For a while there, it looked like the doomsayers would be proved right. On July 29, the Shanghai Composite Index lost as much as 7.7% of its value before ending the day down 5% on record-breaking trading volume of $43.3 billion. The sell-off was the largest one-day decline in Chinese stocks in eight months, and set off panic purging in Hong Kong, where the Hang Seng Index lost 2.4%. Even the U.S. got dinged, with the Dow Jones Industrial Average ending the day off by 26 points.
It was a false alarm. Rumors had swept the trading floor that China was going to tighten money supply. That night, the central bank reaffirmed its loose monetary policy that is meant to support economic growth and pledged to refrain from imposing loan quotas to control bank lending. The next day, the Chinese banks that were said to be cutting back on credit denied they would do so. On July 31, the Shanghai index rebounded 2.7%, the biggest rise in two months; China stocks in July rose 15%, the largest monthly gain since 2007.
For now, all is right with the markets again. But last week’s Shanghai surprise is a foretaste of what can happen if China’s vaunted economic recovery turns out to be a dud. The country’s better-than-expected GDP performance is one reason for the current view that the global economy is poised to resume growth, an optimistic reading that in turn is helping fuel investment rallies around the world. But stock markets anticipate the state of the economy and corporate earnings months in advance, so today’s euphoria can turn into ashes if the reality falls short of expectations.
Investors are skittish because China’s 7.1% second-quarter GDP expansion was due in part to a burst of bank lending, which was up 31% in May and 34% in June from year-ago levels. To date, cumulative loans outstanding have topped $1.1 trillion, far higher than the government’s $735 billion target for the year. Most of the money is aimed at funding infrastructure projects under Beijing’s two-year, $585 billion stimulus package. But according to government researchers, about $170 billion in bank loans were channeled into the stock market from January to May, which partly explains the 87% rise in Chinese equity values so far this year.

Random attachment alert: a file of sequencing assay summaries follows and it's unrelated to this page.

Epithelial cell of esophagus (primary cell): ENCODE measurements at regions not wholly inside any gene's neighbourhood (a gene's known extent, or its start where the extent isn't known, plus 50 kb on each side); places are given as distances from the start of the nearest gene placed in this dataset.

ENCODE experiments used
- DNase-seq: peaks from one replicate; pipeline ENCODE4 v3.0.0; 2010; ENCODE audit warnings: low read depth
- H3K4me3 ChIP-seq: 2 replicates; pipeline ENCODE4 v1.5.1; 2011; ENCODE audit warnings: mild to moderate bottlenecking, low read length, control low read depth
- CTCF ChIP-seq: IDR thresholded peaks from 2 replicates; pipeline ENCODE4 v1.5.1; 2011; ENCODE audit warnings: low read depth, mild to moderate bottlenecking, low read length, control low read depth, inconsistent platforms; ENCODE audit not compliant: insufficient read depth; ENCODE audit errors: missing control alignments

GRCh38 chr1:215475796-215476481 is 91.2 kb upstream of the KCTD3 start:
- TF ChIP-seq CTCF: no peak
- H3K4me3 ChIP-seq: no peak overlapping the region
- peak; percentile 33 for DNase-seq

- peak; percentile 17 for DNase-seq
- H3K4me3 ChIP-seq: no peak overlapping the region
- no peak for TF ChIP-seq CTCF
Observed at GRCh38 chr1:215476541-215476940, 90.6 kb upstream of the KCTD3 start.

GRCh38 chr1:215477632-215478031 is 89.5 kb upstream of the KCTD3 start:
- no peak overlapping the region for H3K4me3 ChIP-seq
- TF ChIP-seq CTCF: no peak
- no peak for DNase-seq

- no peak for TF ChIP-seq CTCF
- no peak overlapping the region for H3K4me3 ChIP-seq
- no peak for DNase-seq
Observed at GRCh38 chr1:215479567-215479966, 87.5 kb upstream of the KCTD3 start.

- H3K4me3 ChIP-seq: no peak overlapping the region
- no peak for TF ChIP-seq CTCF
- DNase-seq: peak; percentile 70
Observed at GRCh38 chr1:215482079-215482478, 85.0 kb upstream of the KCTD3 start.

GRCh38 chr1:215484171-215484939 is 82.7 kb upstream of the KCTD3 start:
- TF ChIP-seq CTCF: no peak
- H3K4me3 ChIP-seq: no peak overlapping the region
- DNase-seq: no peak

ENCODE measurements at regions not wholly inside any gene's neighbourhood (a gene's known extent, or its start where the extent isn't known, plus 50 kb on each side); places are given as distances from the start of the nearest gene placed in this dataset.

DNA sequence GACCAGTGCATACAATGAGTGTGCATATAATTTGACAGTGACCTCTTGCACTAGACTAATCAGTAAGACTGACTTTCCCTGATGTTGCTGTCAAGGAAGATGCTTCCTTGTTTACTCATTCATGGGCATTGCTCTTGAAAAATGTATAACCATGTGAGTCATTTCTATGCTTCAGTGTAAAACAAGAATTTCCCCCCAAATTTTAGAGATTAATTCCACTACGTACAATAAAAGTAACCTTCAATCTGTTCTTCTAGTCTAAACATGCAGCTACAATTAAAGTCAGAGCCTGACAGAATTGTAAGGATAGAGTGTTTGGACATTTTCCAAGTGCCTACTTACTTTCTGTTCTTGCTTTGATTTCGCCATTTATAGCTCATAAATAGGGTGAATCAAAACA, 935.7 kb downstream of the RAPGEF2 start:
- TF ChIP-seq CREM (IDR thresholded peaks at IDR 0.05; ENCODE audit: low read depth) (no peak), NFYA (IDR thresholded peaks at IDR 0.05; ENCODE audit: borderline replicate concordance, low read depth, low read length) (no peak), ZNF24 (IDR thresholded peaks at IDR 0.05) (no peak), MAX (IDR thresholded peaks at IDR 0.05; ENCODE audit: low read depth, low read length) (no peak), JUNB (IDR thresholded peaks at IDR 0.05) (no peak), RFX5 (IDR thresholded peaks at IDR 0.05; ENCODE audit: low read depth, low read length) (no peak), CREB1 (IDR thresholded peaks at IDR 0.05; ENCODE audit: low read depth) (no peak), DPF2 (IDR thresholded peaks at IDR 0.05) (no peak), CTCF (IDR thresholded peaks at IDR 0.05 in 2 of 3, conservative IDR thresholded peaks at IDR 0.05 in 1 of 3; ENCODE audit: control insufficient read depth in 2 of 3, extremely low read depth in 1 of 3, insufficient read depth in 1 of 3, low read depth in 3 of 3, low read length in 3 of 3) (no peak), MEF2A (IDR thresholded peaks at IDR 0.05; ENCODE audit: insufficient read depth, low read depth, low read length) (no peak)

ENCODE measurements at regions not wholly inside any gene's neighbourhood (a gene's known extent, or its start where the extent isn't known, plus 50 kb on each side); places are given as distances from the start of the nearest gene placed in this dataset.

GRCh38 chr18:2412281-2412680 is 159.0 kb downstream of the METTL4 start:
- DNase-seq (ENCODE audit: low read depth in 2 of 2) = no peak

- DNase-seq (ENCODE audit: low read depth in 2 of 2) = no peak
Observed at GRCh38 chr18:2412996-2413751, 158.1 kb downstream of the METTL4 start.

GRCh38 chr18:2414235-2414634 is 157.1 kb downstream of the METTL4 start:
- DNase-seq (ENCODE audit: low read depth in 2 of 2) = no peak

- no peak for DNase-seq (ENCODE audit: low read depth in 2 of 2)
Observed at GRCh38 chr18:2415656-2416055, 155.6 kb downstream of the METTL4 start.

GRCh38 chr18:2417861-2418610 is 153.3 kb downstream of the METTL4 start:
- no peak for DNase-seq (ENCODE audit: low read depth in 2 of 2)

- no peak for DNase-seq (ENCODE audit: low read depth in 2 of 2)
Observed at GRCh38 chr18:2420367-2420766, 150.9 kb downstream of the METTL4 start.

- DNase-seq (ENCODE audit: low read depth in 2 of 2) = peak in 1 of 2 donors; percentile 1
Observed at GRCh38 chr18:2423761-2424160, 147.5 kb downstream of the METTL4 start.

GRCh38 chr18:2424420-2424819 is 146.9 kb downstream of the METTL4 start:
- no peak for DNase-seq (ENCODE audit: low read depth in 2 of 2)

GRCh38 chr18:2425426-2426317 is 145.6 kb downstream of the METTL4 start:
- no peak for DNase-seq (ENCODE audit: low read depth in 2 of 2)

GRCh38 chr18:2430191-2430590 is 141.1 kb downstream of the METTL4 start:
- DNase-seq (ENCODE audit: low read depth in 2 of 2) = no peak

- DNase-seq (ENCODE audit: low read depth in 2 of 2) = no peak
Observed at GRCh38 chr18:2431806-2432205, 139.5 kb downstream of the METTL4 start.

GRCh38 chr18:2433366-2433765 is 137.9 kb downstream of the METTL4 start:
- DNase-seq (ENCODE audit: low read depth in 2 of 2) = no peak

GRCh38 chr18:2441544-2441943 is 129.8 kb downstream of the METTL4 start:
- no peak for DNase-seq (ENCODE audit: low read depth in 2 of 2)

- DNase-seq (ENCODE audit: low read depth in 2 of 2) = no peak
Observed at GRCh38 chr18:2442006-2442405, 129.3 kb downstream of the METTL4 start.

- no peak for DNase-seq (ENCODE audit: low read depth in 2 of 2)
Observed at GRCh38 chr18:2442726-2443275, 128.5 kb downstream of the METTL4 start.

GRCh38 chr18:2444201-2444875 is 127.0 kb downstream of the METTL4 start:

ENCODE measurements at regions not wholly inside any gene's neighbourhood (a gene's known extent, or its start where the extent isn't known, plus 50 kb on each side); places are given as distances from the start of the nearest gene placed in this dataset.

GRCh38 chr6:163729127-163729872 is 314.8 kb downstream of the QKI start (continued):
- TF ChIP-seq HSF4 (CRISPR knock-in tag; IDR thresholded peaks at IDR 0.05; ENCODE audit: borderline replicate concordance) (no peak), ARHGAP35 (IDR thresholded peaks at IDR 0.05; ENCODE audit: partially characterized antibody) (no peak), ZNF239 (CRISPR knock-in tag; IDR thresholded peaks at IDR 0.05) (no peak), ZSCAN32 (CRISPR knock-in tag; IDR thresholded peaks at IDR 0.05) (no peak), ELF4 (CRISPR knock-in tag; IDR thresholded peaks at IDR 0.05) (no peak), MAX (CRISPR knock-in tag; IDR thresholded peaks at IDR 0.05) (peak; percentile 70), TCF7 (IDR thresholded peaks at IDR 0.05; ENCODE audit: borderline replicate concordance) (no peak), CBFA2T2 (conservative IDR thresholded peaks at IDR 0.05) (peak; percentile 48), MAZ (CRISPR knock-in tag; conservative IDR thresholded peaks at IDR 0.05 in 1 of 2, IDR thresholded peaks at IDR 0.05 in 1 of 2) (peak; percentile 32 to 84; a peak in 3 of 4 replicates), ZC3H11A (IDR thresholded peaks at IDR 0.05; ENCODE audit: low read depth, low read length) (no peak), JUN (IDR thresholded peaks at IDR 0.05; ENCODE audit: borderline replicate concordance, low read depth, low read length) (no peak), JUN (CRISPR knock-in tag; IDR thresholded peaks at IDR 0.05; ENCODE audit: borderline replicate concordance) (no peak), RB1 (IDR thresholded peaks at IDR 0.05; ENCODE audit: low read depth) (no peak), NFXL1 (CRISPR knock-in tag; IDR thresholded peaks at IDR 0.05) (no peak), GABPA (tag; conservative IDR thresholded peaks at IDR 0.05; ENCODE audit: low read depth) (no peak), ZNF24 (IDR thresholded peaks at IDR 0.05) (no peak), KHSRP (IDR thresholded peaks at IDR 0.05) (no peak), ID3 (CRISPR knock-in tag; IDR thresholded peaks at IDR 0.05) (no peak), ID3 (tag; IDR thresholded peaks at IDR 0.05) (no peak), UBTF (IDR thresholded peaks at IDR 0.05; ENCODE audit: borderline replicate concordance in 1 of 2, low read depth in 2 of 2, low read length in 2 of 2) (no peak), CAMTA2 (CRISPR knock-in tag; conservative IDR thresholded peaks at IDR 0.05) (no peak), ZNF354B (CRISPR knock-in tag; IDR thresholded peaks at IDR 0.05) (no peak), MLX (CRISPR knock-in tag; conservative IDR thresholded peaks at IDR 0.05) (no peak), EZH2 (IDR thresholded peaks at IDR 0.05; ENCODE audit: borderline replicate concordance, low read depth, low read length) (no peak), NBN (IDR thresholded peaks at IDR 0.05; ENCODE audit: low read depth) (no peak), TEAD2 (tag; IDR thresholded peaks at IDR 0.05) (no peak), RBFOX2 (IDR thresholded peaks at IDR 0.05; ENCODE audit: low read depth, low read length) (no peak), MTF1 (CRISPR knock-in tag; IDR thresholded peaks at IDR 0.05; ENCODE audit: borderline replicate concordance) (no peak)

This is all grist for the China skeptics’ mill. If low-interest loans meant to keep businesses humming are being diverted to stock speculation, how sustainable is China’s recovery An asset bubble may already be forming. The initial public offerings of Chinese companies in China and Hong Kong are being bid up to eye-popping heights. The $7.3 billion IPO of China State Construction Engineering, which debuted on the Shanghai bourse last week, soared 90% on its first trading day. The property market is sizzling too. New home sales in Shanghai shot up 70% in the first half of the year compared with the same period in 2008.
True, the bulk of bank lending is going to things like roads, bridges and high-speed-train lines that, in theory, should stimulate economic activity and enhance productivity for years to come. But some high-profile works such as the $10.7 billion Hong KongMacau-Zhuhai Bridge have been criticized as unnecessary vanity projects, while others are said to be wastefully duplicative some 300 kilometers of the Shanghai-Nanjing Intercity Railway and the Shanghai-Beijing Express Railway, for example, are overlapping routes. Some local governments have also been discovered to be faking documentation and even entire projects.
The stimulus package includes spending to strengthen social safety nets and boost domestic consumption, such as subsidies for rural consumers to buy selected electronic goods. In an echo of America’s wildly popular cash-for-clunkers car program, a new initiative grants consumers in four provinces and five cities 10% discounts if they trade old electronic goods for new ones. The amounts allocated have been criticized as piddling, but their inclusion in the stimulus spending indicates that China’s planners recognize the importance of domestic consumption as a driver of growth, given the steep fall in demand for Chinese exports because of the U.S. recession.
The challenge for China is to keep wasteful spending at tolerable levels, to eventually exit the stimulus program without stalling economic recovery, and to tighten monetary policy sooner rather than later to avert runaway asset bubbles but without killing the markets. It’s a difficult balancing act, as last week’s near meltdown in Shanghai shows. Having gone through the crucible of the 1997 Asian financial crisis, China’s planners may be up to the task. Still, they need to be reminded now and again that ham-handed or poorly timed policymaking will hurt not only their economy, but also the rest of the world.
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